There is an ongoing trend in the Indian Tech Startup world — Data leaks. 😔
India is a country with more than a billion people. India is set to become the internet powerhouse with more and more people accessing the internet for the first time. There is a huge opportunity to solve significant problems not only for the market but to try and test locally before going global.
Many B2B SaaS companies, Developer Tools, Payment Gateway companies, and Consumer Service startups were solving excellent problems, making lives easier. For the last three months, I've never visited any ATM to withdraw cash. All my payments are made digitally.
However, the disturbing thing I notice in the ecosystem is many founders/tech teams from these organizations think about Security at the last moment of the engineering development/release process.
Some founders don't focus on the business's security aspect these days while promoting the tech culture and the "safe" customer experience.
Some examples —
- A semi-famous sports news media organization woke up one day to see that a section on their website doesn't work. After the detailed check, they found that their core content database was hacked, data deleted, the attacker is demanding a bitcoin payment to return the data. Generally, there is nothing to worry about if it is static, non-personal, public data, and the organization has a backup of the content. Funnily, they weren't able to restore the backups, hence lost the data in the wind. They have hired a security consultant to audit the processes after that, who charged handsome fees.
- A famous wallet company which is also one of those first digital-native startups from India, once left their wallet transaction history of a user open. The only thing one needs to get is a user identifier and figuring out how it is generated. Give a simple REST call to the API endpoint, bingo! You will find everything.
There are many more leaks in recent years ranging from leaking location info of users to credit card numbers.
Security is a mindset and not a process!
Often I see many think about Security as a step to review or a checkbox. It is neither.
Security is a mindset that the organization should adopt right from the founders, C-level, to developers. As much as the team needs to be motivated by its mission, it is equally essential to provide a secure customer experience. A safe customer experience invokes trust, transparency. Once you get in on a trust cycle with your customer, you could avoid churn from the platform forever—for example, Apple's iPhone.
Most founders in India build the brand, do customer acquisition campaigns, focus on GTM's but forget how a simple data security lapse can cause distrust and hurt growth forever...
Well, buy this software. 😉
That is not the intention of this blog post. No one can buy software or a tool to get this done in a single shot. Like I stated above, Security is a mindset.
Few high-level suggestions to develop such a mindset —
- Thinking about the basic security level you think is needed for your product right from the feature Design stage.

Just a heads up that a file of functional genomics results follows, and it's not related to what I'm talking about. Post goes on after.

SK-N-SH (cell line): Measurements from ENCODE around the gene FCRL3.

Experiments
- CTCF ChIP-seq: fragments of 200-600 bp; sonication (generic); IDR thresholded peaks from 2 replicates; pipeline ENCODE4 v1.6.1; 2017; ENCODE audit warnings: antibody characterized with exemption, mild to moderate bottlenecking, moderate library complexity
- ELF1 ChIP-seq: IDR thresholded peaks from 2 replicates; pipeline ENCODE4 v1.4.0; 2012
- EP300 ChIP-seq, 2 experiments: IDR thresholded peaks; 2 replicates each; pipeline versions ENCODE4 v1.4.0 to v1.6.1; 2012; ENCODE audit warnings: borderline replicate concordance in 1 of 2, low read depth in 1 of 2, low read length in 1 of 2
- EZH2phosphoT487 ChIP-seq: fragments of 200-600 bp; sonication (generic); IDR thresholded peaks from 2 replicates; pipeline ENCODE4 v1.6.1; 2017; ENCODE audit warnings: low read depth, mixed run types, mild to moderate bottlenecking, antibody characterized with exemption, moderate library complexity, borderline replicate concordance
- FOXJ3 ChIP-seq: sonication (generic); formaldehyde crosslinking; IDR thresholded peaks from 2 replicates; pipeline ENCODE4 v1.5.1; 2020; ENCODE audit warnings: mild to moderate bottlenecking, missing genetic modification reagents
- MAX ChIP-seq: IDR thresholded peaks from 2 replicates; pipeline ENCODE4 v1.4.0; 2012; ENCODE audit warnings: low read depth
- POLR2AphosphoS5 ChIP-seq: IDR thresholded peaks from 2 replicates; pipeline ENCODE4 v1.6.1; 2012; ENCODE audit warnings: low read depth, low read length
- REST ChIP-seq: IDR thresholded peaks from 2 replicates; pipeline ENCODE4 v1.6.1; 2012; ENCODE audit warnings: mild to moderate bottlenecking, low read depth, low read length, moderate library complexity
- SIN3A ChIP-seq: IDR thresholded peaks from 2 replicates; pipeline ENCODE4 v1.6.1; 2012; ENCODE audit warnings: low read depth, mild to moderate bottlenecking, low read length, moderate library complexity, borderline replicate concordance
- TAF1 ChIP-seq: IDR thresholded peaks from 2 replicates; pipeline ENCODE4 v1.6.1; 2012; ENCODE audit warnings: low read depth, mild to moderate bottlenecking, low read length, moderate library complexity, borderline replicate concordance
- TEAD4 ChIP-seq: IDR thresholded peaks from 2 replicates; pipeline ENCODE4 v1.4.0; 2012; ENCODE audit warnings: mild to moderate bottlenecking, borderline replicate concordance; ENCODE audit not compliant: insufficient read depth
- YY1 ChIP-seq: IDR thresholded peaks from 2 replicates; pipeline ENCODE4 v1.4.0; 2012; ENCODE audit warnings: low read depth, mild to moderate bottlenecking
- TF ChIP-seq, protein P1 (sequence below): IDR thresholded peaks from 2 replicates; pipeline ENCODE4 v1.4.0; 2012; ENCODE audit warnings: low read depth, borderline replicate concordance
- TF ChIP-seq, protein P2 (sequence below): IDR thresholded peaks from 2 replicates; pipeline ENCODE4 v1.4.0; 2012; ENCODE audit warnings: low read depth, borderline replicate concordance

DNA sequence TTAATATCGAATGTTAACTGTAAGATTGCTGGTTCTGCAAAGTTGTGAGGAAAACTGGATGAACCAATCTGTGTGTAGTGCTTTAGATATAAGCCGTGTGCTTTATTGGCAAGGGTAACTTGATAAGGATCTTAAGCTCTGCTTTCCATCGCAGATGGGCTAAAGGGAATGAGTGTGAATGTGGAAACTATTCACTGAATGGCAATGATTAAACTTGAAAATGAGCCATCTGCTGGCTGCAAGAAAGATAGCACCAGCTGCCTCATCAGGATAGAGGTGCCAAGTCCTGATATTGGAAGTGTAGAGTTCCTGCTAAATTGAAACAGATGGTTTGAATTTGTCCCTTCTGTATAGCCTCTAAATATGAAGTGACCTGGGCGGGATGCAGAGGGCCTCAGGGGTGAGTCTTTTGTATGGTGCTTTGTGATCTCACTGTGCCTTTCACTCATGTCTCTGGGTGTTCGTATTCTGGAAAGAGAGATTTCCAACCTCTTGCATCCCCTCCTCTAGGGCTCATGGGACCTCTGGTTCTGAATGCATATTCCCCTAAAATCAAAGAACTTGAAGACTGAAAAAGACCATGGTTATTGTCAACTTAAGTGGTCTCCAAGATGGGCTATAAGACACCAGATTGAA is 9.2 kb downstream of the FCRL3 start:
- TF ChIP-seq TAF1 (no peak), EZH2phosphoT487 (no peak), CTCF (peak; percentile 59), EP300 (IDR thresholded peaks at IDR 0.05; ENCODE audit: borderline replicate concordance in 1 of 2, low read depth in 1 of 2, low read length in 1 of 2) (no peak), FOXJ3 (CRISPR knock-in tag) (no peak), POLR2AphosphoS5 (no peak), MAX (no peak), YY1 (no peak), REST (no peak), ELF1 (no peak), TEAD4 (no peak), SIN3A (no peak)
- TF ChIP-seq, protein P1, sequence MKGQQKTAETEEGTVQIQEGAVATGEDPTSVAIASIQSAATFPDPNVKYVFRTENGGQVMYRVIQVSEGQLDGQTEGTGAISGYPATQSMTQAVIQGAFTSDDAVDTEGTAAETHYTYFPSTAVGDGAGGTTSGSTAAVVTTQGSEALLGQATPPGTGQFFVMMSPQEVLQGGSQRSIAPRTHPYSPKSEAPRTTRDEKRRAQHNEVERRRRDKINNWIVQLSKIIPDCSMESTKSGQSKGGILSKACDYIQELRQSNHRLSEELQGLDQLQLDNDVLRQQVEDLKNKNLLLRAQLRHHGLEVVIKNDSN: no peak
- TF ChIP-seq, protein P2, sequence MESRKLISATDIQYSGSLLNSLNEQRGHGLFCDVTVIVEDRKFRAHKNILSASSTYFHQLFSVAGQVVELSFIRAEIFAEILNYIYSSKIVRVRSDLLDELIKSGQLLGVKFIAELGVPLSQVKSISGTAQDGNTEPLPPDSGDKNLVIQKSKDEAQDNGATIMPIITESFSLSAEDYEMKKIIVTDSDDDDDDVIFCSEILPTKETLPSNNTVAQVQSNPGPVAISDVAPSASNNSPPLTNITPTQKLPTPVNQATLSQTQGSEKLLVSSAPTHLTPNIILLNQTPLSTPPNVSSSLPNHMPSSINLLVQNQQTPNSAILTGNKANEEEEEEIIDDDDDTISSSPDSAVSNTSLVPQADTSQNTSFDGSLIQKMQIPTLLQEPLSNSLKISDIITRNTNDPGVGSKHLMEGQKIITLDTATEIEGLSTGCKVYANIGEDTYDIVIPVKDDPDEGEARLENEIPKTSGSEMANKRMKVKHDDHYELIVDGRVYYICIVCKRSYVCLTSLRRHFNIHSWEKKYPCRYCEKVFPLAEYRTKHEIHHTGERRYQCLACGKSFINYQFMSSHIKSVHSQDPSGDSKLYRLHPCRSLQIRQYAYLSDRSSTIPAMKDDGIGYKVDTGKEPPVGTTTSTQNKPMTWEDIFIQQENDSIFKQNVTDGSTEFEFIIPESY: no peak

- Do not get more data from users if you don't need it or use it. More importantly, personal data.
- Taking training at the organizational level on the Security front, be it C-level leaders or engineers.
- Making sure the engineering team gets time to implement/follow best security and audit practices. Celebrate the discovery of security lapses, do not blame.
- Implementing security, data sharing policy, and making sure all new joiners to the team or organization understand at least the essence of it.
- Ensure every release cycle is going through a security audit.
- Establish & Invest in at least a simple Security Operations Command Center. There are many free tools, Open source stacks available to implement SIEM/SOC/SOAR. You need a skilled employee to run it.
Extra(mile) suggestions —
- Review your tech stack regularly for vulnerabilities, security updates. Remember, some updates might disrupt your service. Still, if it is mandatory for user security, you need to perform it.
- Comply with the global best security and privacy practices like GDPR.
- Participate present in various domain-related industry conferences to understand/share your best practices. Equally, learn from them.
These are a few that are on top of my mind, and there could be more.
Suppose you have discovered that your data is already breached and irrecoverable. The brand damage is imminent. It will be more dangerous if you are not straight in admitting the fact further. It is like you are closing your business forever for your customers, behave irrationally at a critical time.
Few tips, again to handle such situation —
- Convene a meeting with the leadership team, in some cases also your investors, board. Discuss the following steps on how to disclose and NOT how to hide 😅
- Inform all impacted customers if anything is to be done from their end, create a helpline or a resource center to handle queries/concerns.
- Write a public blog post on the same and share what you are doing to improve the current situation. State short-term, mid-term, long term plans on how you're going to get better.
- Work with the PR team to share your commitment to popular industry newspapers, digital media, etc.
During a data breach, the most important thing is the PLAN—how you go ahead and remediate the situation.